There are rumors of safe havens, groups of people called darkers who spared their darkbeasts and live outside the law. To find the darkers, the trio must embark on a dangerous journey—and evade the Inquisitors who are searching for them everywhere. In the middle of winter, freezing and exhausted, Keara and her companions are taken to an underground encampment that seems the answer to all their hopes. But are these darkers really what they appear to be?

Picking up shortly after the first book ends, readers are quickly thrust right back into Keara's dark and magic world. Like the first book in this series, Keyes does a beautiful job at creating a vivid world in which the story easily pulls you into. Diving deeper into the dangers that govern Keara's world, this sequel is one dangerous journey that tests Keara, Goran, and Taggart. Not quite as good as the debut book in this series, this sequel is one that will leave readers wishing there was one more book in this series. 

Friday, August 3, 2018

LUCY AND THE STRING by Vanessa Roeder / Blog Tour: Book Review #LucyAndTheString

By: Vanessa Roeder
Published by: Dial Books
To Be Released on: August 7th, 2018
Ages: 3 & up
Purchase from: Penguin Random House & other online retailers 
Add it to Goodreads

A sweet and silly tale of unexpected friendship between a girl and the bear she finds at the end of a string.

When Lucy spots a string, she can't help but give it a yank, and before she knows it, she meets Hank! But this bear isn't quite sure what to make of Lucy, especially because the string is attached to his pants, and they're unraveling fast!

 Now Lucy must dream up the perfect solution to Hank's missing pants, and hopefully win this dubious bear's heart along the way.

Vanessa Roeder's picture book debut is a heart-filled tale of curiosity, innovation, and finding friendship in unexpected places.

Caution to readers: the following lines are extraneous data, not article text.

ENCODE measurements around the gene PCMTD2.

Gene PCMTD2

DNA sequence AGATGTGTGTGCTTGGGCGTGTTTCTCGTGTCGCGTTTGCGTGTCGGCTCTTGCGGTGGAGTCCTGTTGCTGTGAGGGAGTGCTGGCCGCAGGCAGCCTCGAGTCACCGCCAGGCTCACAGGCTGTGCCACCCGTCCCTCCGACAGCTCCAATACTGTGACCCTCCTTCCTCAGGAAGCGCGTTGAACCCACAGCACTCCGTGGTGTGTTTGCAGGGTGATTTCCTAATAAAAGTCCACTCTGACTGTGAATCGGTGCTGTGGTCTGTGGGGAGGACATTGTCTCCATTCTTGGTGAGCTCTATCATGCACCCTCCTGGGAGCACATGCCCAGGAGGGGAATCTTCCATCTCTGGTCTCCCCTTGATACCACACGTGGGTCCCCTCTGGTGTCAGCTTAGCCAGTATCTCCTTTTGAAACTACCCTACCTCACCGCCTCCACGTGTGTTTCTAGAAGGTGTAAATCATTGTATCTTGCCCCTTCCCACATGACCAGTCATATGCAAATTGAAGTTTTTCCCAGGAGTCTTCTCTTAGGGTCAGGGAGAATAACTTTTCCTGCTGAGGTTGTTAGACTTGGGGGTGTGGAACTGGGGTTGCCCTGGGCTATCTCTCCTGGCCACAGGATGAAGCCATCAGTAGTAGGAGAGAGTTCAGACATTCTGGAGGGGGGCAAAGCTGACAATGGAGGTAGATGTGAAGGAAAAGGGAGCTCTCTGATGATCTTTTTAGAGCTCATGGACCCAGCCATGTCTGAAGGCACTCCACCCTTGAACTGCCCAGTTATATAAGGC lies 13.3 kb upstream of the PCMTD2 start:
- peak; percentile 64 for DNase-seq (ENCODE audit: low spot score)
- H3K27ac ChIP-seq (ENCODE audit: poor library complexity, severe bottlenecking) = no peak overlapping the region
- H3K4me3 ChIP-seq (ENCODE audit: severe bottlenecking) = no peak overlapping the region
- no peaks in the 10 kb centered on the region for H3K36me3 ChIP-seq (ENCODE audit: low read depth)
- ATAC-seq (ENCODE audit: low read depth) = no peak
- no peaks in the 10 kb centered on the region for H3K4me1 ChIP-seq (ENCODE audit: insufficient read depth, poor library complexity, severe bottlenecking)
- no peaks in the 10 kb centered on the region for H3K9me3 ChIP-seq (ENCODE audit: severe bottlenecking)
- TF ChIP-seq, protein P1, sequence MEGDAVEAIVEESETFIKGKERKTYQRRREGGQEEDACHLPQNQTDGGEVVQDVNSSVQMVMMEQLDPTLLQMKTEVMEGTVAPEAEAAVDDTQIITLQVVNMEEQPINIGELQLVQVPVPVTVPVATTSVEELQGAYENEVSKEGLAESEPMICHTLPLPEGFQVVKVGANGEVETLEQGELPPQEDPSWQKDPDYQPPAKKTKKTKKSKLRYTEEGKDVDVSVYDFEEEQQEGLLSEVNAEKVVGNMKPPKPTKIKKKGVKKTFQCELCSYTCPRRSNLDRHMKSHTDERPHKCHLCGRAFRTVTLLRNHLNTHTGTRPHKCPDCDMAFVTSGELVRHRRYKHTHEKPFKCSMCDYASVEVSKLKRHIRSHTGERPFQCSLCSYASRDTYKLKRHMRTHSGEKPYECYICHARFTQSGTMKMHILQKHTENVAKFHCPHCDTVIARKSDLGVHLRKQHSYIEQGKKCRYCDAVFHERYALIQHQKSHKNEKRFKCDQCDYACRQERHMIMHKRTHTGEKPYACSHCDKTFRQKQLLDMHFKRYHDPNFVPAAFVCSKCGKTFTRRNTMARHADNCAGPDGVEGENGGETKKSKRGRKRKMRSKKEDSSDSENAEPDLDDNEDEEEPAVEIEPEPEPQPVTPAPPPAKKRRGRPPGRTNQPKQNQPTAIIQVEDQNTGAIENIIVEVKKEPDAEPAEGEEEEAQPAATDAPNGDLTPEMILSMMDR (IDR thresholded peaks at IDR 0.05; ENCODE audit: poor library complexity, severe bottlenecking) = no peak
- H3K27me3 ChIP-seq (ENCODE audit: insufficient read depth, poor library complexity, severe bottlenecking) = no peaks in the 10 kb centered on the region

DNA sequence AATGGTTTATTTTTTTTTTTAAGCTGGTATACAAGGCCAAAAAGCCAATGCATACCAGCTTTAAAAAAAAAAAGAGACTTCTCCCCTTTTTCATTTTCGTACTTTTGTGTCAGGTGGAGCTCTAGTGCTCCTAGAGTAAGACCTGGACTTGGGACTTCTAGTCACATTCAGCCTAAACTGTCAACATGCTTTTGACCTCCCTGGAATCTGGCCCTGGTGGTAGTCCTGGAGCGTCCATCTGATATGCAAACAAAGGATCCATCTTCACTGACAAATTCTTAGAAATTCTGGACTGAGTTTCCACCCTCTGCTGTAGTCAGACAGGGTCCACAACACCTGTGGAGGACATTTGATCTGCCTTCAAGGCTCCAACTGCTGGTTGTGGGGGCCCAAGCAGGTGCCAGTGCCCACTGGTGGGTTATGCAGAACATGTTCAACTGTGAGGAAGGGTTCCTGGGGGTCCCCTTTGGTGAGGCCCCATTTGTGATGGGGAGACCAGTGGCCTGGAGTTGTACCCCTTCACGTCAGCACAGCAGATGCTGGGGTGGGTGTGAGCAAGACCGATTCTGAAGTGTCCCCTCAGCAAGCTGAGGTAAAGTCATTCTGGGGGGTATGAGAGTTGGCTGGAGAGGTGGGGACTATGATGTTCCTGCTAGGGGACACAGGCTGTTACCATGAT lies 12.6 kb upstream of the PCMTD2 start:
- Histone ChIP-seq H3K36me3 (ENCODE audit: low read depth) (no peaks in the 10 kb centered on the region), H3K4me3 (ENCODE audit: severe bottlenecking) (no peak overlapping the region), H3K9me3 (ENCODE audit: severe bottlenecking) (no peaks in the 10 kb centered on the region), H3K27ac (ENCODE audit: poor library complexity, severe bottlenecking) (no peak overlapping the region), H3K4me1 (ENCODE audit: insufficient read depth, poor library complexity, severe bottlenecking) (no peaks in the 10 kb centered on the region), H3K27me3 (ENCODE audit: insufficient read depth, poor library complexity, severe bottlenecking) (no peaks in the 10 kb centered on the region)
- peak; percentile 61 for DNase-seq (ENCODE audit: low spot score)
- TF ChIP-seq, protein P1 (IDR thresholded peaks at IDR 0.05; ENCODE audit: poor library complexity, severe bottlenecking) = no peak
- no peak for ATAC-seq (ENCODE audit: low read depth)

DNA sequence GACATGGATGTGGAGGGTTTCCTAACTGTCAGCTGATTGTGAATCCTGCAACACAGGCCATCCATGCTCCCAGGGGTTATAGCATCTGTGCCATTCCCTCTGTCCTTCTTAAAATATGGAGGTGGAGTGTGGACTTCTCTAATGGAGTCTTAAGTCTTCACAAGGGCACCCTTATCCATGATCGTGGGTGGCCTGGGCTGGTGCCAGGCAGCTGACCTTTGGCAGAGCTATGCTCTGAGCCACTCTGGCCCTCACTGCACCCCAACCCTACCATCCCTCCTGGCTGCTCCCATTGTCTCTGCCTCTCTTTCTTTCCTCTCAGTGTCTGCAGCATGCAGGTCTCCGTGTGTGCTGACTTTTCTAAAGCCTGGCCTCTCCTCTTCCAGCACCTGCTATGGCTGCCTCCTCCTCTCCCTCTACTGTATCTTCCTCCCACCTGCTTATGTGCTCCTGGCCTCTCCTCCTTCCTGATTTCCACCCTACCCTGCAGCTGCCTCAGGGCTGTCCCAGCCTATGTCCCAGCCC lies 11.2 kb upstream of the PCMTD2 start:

A charming debut. This is such a cute story about friendship. With it's simple orange, gray, black and white color scheme, and simplistic illustrations, create an engaging picture book without being over stimulating. I loved the color scheme in this picture book. The story will delight young readers. It's one that will leave you pondering the possibilities of what you can find at the end of a piece of string you find. Luckily for Lucy it was a new, and unlikely friend. This is such a fun picture book. There are endless story time possibilities, and craft time ideas that can go along with this story. This is a picture book I would definitely recommend picking it up! 


Vanessa Roeder is an author and illustrator whose work has been featured in Highlights magazine and on Apartment Therapy. She lives in Austin, Texas, with her husband and three kids.

Thursday, August 2, 2018

JUST DANCE by Patricia MacLachlan / Book Review #JustDance

By: Patrica MacLachlan
Published by: Simon Kids
Released on: September 12, 2017
Ages: 7 & up
Add it to Goodreads
A copy of this book was provided by the publisher in exchange for my honest review

A coming-of-age story about finding your own voice while learning to understand the people you love the most.